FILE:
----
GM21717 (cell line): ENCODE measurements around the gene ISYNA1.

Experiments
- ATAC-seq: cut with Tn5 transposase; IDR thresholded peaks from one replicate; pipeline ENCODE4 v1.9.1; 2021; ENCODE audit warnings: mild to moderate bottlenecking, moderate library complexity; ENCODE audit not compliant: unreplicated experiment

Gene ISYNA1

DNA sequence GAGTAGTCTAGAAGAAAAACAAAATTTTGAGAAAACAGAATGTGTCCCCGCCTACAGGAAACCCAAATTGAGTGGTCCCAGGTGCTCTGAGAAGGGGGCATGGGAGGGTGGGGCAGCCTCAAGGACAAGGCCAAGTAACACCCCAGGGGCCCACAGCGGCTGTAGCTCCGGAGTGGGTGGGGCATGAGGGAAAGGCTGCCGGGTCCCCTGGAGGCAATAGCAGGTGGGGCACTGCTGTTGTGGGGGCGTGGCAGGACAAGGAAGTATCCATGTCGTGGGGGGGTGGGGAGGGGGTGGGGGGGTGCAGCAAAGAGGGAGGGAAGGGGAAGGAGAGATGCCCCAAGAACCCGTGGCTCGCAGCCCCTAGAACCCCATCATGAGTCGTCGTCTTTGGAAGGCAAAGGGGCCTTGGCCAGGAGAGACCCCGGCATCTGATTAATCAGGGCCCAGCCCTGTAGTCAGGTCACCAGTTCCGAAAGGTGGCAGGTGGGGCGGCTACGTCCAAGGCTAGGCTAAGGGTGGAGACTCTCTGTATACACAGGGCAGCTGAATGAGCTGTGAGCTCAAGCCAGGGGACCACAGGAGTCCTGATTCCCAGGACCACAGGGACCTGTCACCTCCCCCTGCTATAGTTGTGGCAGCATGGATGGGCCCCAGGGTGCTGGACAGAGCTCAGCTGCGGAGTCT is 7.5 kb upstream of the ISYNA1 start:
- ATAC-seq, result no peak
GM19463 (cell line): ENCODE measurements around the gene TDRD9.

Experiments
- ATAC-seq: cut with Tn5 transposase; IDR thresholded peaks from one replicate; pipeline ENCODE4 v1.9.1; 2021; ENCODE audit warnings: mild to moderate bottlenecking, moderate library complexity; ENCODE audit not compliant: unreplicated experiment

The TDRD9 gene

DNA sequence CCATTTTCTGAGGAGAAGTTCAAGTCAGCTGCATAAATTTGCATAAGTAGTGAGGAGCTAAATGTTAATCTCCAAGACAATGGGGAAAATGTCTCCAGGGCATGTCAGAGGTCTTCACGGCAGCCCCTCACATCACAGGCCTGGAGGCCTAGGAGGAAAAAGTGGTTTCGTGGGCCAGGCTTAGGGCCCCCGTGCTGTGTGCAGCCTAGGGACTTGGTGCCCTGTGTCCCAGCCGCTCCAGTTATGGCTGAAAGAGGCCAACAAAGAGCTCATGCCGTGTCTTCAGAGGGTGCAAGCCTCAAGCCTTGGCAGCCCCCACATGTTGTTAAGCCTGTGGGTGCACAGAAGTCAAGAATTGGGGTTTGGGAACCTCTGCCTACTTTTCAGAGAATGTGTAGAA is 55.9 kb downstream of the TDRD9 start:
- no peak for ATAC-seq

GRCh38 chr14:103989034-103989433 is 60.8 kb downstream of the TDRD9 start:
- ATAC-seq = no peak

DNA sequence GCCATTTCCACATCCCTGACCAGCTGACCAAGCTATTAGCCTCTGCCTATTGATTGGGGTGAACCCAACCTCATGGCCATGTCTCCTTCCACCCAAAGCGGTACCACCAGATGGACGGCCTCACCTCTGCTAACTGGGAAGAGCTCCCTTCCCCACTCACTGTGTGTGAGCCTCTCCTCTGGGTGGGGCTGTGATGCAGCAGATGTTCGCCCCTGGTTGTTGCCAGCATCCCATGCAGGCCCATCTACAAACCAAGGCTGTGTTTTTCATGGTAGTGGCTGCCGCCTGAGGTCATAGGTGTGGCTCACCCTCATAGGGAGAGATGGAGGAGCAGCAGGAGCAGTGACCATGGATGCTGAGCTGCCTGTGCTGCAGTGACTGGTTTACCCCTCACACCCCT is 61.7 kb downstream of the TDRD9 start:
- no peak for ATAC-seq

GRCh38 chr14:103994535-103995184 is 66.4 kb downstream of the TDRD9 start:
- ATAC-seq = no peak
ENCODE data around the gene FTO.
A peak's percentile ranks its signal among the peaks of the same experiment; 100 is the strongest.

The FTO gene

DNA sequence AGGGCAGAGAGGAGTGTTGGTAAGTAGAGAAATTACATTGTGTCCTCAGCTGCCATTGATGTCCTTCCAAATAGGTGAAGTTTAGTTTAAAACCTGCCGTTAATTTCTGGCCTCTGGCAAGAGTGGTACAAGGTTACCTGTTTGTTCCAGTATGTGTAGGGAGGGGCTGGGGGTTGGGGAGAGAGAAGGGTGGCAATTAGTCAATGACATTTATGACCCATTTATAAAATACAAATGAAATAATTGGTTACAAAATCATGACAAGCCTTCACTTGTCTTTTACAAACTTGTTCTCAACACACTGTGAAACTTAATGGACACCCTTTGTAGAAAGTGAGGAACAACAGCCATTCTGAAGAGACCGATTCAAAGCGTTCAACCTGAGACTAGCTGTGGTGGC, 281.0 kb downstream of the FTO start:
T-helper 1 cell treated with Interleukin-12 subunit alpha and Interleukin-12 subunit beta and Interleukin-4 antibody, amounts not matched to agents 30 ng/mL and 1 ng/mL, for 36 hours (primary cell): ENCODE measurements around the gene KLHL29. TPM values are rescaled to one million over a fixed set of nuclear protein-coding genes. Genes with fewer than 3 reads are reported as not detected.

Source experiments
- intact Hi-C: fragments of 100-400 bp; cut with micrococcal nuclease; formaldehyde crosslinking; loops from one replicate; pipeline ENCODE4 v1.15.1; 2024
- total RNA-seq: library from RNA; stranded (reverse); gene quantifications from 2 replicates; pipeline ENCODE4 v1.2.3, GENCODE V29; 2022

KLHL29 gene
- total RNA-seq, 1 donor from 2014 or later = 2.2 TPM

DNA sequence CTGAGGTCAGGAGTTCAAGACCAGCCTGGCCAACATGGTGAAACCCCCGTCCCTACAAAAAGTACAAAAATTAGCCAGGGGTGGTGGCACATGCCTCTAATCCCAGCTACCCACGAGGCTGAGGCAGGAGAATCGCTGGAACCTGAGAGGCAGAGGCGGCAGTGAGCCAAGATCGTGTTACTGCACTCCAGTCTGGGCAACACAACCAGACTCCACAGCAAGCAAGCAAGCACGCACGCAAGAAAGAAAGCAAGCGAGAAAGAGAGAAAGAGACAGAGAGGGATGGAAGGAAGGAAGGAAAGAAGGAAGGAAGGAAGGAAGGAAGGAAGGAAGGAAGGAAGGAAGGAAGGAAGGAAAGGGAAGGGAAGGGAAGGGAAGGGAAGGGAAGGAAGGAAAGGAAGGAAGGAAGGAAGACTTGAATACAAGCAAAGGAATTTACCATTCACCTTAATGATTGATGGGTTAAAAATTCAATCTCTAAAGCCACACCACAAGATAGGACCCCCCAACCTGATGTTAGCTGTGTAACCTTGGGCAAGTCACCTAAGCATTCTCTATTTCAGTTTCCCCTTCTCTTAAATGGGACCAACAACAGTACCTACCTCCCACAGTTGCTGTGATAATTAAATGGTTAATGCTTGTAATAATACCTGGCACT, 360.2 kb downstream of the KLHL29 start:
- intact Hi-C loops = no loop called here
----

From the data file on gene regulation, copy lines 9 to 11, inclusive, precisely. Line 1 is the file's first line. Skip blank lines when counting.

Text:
- ATAC-seq: cut with Tn5 transposase; IDR thresholded peaks from one replicate; pipeline ENCODE4 v1.9.1; 2021; ENCODE audit warnings: mild to moderate bottlenecking, moderate library complexity; ENCODE audit not compliant: unreplicated experiment

The TDRD9 gene

DNA sequence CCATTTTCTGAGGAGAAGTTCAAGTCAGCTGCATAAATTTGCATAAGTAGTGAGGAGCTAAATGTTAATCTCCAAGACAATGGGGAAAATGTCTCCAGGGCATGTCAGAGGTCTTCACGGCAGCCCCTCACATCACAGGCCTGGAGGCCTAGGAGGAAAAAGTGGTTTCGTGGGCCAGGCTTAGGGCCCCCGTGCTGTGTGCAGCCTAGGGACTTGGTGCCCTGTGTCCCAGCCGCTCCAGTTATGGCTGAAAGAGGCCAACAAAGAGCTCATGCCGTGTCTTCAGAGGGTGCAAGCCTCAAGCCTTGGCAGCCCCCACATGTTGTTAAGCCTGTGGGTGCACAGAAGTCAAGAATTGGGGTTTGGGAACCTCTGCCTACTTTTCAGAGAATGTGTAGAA is 55.9 kb downstream of the TDRD9 start: